Create moments of JOY….simplicity is best. Enjoy time together. Open scrapbooks, walk in the park., enjoy an ice cream cone, adapt a family favorite game. Activities are everywhere J
Organize legal affairs: Too many people wait until crisis emerges and then reactive thinking happens. Be prepared and open to hard conversations. The more difficult matters are discussed (treatment options, body changes, adapting living situation for better functioning (safety),final wishes, life celebration/funeral arrangements can be healthy when openly discussed. When organized this opens time up to BE with your loved one.
Adjust, flex and discover more: as loved ones change, change with them. If memory changes show up, don’t correct your loved one or act impatient.
Explain and involve children into the process: This informs, decreases societal myths about aging and cultivates sensitivity and compassion.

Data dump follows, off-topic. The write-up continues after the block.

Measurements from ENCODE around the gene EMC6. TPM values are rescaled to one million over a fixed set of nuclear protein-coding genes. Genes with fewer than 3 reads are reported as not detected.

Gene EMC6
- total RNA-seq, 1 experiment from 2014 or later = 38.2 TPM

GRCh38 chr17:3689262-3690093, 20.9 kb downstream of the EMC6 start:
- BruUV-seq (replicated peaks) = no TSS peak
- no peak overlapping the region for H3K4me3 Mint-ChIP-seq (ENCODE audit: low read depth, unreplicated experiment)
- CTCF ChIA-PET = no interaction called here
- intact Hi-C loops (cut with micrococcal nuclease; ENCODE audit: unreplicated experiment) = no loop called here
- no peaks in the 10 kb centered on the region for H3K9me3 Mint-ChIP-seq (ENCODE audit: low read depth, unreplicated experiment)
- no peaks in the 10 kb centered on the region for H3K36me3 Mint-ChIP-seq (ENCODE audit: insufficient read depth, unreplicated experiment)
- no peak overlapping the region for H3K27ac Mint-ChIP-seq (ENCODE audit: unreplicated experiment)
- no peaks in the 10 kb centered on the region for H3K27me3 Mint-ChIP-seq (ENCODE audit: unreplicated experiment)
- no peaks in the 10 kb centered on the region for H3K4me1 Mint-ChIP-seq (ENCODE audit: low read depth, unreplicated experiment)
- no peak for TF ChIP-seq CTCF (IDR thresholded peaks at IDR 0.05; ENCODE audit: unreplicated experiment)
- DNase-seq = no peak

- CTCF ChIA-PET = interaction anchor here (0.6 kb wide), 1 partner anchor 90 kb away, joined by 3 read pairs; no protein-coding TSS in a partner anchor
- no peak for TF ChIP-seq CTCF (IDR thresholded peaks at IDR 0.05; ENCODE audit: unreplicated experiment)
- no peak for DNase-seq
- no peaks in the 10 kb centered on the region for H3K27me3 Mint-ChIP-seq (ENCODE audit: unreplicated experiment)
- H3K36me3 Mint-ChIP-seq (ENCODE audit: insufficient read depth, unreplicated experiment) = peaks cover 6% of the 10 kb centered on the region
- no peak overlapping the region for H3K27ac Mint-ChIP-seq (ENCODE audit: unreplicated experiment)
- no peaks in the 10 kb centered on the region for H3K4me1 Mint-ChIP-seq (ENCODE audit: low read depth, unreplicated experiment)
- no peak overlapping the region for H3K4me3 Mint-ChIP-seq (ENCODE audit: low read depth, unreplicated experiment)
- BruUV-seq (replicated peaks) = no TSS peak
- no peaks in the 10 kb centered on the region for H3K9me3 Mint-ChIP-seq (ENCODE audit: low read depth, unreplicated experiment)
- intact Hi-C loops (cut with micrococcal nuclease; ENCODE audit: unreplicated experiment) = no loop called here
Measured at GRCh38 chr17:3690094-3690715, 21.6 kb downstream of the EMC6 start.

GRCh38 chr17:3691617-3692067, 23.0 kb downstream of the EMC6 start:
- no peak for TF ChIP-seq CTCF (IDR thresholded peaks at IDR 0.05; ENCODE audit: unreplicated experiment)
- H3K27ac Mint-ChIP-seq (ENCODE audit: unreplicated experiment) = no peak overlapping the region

We fear what we don’t understand and fill in the spaces, often with incorrect information. Share your care journey with others. Listen to their experiences, swap resources and enjoy life’s journey.
40 words for S*N*O*W ???
Crazy right? Well Finnish is a unique language and Finns like it that way.
This issue was inspired by our recent snow fall here in beautiful southeastern Pennsylvania and I felt moved to create a playful post. One that can easily be transformed into an activity.
If you did not know, I was an AFS exchange student to Finland for a year, after I graduated high school and before college. It was my “between” year that was rich, full and amazing. I am still close with my lovely host families. A gift that keeps on giving. Deeply blessed.